Ossification of the posterior longitudinal ligament (OPLL) is a well-documented cause of cervical spine stenosis and myelopathy among Japanese patients. Reports of OPLL in North Americans are rare. Choices of diagnostic method and treatment for this entity remain controversial. The authors report the results of management of 20 patients in the United States with symptomatic OPLL of the cervical spine. These represented 10% to 20% of patients operated on over the last 3 years for myelopathy secondary to structural spinal compression. Most of these OPLL patients were Caucasian (60%), male (male:female 4:1), and middle-aged (median age 47.5 years). Six had previously undergone laminectomy or discectomy. Cervical roentgenograms and standard myelography occasionally suggested the diagnosis. Axial computerized tomography (CT) metrizamide myelography with small interslice intervals proved invaluable for diagnosis and operative planning. Magnetic resonance imaging was not necessary for diagnosis. Retrovertebral calcification extended over one to five bodies (mean 2.75). The mass ranged in size from 5 to 16 mm in anteroposterior diameter and reduced the residual canal diameter to a mean (+/- standard deviation) caliber of 9.42 +/- 2.41 mm (mean narrowing ratio 0.44 +/- 0.12). Anterior cervical decompression by medial corpectomy and discectomy with fusion uniformly reduced preoperative myelopathy. Complications were limited to transient neurological deterioration in two patients, recurrent laryngeal nerve palsy in one, and halo device pin site infections in two. At a mean postoperative interval of 15 months, improvement was seen in each category of deficit: extremity weakness, hypesthesia, hypertonia, and urinary dysfunction. All fusions produced solid unions. It is concluded that OPLL of the cervical spine is an unexpectedly prevalent cause of myelopathy among patients treated in the United States. Thin-section axial CT metrizamide myelography with small interslice intervals is essential for the investigation of patients who may have OPLL. Anterior decompression and stabilization by medial corpectomy, discectomy, removal of the calcified mass, and fusion is a safe and effective method of treatment.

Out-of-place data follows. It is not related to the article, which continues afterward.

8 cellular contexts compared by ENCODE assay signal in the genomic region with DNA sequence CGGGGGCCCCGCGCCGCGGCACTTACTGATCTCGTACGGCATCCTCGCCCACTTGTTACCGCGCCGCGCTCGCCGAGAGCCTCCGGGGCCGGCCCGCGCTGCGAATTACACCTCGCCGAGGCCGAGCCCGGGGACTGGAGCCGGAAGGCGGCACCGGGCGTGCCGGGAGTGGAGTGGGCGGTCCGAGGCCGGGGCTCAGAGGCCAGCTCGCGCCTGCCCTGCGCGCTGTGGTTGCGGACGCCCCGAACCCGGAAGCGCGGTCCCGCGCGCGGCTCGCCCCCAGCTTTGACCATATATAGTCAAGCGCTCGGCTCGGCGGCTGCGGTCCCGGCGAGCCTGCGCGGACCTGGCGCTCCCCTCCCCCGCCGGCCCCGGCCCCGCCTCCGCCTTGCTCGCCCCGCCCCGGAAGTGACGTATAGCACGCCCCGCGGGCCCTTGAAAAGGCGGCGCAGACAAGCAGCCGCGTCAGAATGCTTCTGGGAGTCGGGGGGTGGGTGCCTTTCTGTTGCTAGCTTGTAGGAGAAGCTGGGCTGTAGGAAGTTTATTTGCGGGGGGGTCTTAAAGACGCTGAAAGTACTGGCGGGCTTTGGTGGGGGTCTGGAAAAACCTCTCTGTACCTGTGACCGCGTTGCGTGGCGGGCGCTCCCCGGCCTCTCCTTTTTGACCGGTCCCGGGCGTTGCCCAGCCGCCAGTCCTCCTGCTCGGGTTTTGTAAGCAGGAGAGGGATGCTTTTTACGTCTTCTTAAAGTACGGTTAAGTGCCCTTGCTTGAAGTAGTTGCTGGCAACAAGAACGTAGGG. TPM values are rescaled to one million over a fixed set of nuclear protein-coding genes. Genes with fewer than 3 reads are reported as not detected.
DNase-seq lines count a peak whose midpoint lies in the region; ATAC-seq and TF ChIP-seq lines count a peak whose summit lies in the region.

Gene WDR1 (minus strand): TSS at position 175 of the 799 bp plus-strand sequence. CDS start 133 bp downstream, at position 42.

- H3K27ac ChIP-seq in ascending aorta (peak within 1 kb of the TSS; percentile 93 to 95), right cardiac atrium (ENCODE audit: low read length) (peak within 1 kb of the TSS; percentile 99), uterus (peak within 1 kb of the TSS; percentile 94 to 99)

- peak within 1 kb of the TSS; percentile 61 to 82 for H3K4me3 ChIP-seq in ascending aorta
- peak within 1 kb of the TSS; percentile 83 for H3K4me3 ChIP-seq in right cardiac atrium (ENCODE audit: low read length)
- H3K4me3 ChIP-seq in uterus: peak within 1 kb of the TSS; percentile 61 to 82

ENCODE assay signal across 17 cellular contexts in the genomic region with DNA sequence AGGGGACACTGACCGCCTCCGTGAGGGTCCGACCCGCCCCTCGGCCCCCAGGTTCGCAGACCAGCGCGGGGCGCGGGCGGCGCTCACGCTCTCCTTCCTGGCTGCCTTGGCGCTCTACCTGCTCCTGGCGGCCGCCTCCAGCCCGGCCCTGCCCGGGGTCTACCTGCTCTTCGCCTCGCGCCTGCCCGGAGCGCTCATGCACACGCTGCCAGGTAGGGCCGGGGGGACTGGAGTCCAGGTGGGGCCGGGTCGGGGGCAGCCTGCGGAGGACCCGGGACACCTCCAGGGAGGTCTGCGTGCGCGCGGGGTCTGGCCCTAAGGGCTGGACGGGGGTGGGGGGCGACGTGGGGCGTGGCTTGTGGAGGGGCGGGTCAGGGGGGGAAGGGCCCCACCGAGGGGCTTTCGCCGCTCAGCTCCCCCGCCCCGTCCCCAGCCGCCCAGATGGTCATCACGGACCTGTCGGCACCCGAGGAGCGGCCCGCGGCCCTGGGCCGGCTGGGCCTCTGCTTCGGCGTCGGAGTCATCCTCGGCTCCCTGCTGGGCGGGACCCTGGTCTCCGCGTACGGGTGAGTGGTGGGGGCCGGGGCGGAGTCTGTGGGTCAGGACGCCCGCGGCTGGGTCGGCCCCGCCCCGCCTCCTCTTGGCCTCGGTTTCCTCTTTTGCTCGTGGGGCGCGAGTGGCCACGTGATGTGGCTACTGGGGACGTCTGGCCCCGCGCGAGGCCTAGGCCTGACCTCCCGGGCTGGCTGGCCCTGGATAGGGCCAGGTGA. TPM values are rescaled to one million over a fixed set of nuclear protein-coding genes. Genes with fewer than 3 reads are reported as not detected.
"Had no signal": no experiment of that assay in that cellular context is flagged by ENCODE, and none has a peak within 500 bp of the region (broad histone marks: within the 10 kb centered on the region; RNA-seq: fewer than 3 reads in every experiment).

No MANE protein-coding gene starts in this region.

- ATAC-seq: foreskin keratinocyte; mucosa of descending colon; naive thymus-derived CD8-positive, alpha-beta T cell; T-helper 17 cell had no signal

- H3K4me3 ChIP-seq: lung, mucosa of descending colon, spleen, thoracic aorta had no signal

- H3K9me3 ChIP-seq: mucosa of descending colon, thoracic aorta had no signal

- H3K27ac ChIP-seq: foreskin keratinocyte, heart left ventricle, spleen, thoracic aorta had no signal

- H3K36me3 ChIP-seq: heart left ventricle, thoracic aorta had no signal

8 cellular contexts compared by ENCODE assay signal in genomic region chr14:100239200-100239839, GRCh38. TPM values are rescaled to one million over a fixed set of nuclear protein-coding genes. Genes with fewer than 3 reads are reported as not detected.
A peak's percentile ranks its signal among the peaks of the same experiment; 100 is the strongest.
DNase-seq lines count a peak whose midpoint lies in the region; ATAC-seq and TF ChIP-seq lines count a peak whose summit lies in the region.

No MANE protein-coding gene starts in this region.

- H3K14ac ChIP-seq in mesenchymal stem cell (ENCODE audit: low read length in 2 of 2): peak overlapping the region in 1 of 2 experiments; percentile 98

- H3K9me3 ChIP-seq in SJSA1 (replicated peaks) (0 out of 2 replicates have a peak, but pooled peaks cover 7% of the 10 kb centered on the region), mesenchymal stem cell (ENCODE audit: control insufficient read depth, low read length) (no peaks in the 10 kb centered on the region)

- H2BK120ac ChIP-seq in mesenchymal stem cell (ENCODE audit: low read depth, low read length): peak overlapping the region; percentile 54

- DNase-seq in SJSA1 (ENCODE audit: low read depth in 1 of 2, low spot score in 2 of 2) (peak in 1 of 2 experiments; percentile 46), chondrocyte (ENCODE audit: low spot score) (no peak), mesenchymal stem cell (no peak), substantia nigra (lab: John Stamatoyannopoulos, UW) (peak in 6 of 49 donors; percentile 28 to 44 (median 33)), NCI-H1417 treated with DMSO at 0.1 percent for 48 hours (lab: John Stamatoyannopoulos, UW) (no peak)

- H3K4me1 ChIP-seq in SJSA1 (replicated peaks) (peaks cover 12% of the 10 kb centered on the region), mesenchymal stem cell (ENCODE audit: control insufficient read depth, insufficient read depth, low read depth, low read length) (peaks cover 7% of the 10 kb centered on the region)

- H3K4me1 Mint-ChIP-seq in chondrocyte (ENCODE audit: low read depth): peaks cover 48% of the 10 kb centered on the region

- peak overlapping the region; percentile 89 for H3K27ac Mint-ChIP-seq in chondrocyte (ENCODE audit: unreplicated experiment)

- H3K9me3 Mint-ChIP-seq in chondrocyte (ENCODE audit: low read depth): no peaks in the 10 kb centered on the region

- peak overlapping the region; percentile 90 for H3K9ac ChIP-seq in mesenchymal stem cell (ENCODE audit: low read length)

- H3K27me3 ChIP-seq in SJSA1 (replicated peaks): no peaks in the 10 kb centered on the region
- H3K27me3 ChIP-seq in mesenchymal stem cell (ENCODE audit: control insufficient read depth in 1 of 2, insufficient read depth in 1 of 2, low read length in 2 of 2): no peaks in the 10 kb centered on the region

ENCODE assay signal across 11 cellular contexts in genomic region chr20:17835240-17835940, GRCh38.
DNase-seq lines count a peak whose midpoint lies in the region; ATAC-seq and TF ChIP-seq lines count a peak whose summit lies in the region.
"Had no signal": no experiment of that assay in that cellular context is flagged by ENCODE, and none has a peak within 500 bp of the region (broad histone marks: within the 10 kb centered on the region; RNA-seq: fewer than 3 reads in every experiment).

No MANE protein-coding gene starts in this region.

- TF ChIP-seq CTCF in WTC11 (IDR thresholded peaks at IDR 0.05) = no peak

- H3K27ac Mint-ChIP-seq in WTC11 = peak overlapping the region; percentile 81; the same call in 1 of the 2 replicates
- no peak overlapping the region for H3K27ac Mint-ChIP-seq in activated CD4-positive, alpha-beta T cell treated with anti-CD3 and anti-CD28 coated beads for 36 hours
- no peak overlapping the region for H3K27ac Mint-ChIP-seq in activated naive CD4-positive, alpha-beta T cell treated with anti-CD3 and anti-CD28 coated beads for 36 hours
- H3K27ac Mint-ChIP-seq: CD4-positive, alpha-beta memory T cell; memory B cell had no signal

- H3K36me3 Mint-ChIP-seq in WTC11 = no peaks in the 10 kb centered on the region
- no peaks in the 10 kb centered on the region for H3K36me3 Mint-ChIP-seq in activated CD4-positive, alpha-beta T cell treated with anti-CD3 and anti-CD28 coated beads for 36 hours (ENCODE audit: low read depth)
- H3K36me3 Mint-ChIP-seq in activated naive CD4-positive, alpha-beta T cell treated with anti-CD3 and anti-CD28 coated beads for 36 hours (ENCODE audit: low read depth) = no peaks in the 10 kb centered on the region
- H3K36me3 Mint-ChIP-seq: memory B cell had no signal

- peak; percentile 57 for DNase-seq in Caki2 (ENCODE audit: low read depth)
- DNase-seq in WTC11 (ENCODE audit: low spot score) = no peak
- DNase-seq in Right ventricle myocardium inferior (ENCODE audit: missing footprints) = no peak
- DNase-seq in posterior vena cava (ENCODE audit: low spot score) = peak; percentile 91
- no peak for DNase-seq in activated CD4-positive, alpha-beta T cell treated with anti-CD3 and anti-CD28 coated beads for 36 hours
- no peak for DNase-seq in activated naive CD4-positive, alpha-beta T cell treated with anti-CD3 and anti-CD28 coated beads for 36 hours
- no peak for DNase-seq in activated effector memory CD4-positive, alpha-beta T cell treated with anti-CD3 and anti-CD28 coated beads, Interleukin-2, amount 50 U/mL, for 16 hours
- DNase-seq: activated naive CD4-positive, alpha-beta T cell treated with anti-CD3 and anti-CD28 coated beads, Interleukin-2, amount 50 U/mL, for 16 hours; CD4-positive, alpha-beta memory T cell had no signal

View details for Web of Science ID A1987J814800005
View details for PubMedID 3112327